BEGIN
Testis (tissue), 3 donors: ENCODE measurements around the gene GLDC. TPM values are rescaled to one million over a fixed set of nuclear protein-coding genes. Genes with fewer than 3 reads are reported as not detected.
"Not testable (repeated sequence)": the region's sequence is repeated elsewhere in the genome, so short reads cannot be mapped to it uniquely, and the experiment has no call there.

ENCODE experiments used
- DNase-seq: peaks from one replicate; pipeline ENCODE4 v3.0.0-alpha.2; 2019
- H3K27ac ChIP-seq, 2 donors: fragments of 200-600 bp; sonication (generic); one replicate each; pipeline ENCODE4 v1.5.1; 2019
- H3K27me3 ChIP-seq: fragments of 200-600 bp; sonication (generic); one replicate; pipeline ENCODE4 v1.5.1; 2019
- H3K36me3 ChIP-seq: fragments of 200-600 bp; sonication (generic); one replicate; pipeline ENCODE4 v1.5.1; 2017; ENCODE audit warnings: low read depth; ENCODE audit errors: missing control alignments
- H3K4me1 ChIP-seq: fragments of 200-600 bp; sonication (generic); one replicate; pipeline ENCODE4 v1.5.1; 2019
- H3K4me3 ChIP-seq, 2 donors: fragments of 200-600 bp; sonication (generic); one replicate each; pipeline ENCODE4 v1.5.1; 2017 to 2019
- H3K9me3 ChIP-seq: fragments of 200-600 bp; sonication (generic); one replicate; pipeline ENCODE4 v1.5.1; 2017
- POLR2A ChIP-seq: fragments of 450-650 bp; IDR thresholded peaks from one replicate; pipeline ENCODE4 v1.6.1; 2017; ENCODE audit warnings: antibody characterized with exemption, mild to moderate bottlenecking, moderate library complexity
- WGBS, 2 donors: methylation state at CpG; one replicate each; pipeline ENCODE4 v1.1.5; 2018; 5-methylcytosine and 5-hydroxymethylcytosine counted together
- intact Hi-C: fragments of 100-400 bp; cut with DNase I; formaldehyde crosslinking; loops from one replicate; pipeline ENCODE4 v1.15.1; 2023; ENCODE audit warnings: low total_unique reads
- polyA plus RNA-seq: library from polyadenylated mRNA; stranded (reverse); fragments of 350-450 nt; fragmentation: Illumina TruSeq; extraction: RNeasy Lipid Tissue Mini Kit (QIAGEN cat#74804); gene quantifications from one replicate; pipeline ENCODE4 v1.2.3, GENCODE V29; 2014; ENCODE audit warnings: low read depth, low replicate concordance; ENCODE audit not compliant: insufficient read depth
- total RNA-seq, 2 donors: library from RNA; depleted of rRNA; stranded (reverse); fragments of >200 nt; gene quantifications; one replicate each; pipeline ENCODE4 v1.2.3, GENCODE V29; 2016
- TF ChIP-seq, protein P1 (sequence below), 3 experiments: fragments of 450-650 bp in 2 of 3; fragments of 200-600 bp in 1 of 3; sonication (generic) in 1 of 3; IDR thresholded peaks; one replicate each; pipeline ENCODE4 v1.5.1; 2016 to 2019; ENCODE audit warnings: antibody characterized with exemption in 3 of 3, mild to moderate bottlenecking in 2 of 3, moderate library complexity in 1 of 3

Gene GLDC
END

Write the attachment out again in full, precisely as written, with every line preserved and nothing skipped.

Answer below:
Testis (tissue), 3 donors: ENCODE measurements around the gene GLDC. TPM values are rescaled to one million over a fixed set of nuclear protein-coding genes. Genes with fewer than 3 reads are reported as not detected.
"Not testable (repeated sequence)": the region's sequence is repeated elsewhere in the genome, so short reads cannot be mapped to it uniquely, and the experiment has no call there.

ENCODE experiments used
- DNase-seq: peaks from one replicate; pipeline ENCODE4 v3.0.0-alpha.2; 2019
- H3K27ac ChIP-seq, 2 donors: fragments of 200-600 bp; sonication (generic); one replicate each; pipeline ENCODE4 v1.5.1; 2019
- H3K27me3 ChIP-seq: fragments of 200-600 bp; sonication (generic); one replicate; pipeline ENCODE4 v1.5.1; 2019
- H3K36me3 ChIP-seq: fragments of 200-600 bp; sonication (generic); one replicate; pipeline ENCODE4 v1.5.1; 2017; ENCODE audit warnings: low read depth; ENCODE audit errors: missing control alignments
- H3K4me1 ChIP-seq: fragments of 200-600 bp; sonication (generic); one replicate; pipeline ENCODE4 v1.5.1; 2019
- H3K4me3 ChIP-seq, 2 donors: fragments of 200-600 bp; sonication (generic); one replicate each; pipeline ENCODE4 v1.5.1; 2017 to 2019
- H3K9me3 ChIP-seq: fragments of 200-600 bp; sonication (generic); one replicate; pipeline ENCODE4 v1.5.1; 2017
- POLR2A ChIP-seq: fragments of 450-650 bp; IDR thresholded peaks from one replicate; pipeline ENCODE4 v1.6.1; 2017; ENCODE audit warnings: antibody characterized with exemption, mild to moderate bottlenecking, moderate library complexity
- WGBS, 2 donors: methylation state at CpG; one replicate each; pipeline ENCODE4 v1.1.5; 2018; 5-methylcytosine and 5-hydroxymethylcytosine counted together
- intact Hi-C: fragments of 100-400 bp; cut with DNase I; formaldehyde crosslinking; loops from one replicate; pipeline ENCODE4 v1.15.1; 2023; ENCODE audit warnings: low total_unique reads
- polyA plus RNA-seq: library from polyadenylated mRNA; stranded (reverse); fragments of 350-450 nt; fragmentation: Illumina TruSeq; extraction: RNeasy Lipid Tissue Mini Kit (QIAGEN cat#74804); gene quantifications from one replicate; pipeline ENCODE4 v1.2.3, GENCODE V29; 2014; ENCODE audit warnings: low read depth, low replicate concordance; ENCODE audit not compliant: insufficient read depth
- total RNA-seq, 2 donors: library from RNA; depleted of rRNA; stranded (reverse); fragments of >200 nt; gene quantifications; one replicate each; pipeline ENCODE4 v1.2.3, GENCODE V29; 2016
- TF ChIP-seq, protein P1 (sequence below), 3 experiments: fragments of 450-650 bp in 2 of 3; fragments of 200-600 bp in 1 of 3; sonication (generic) in 1 of 3; IDR thresholded peaks; one replicate each; pipeline ENCODE4 v1.5.1; 2016 to 2019; ENCODE audit warnings: antibody characterized with exemption in 3 of 3, mild to moderate bottlenecking in 2 of 3, moderate library complexity in 1 of 3

Gene GLDC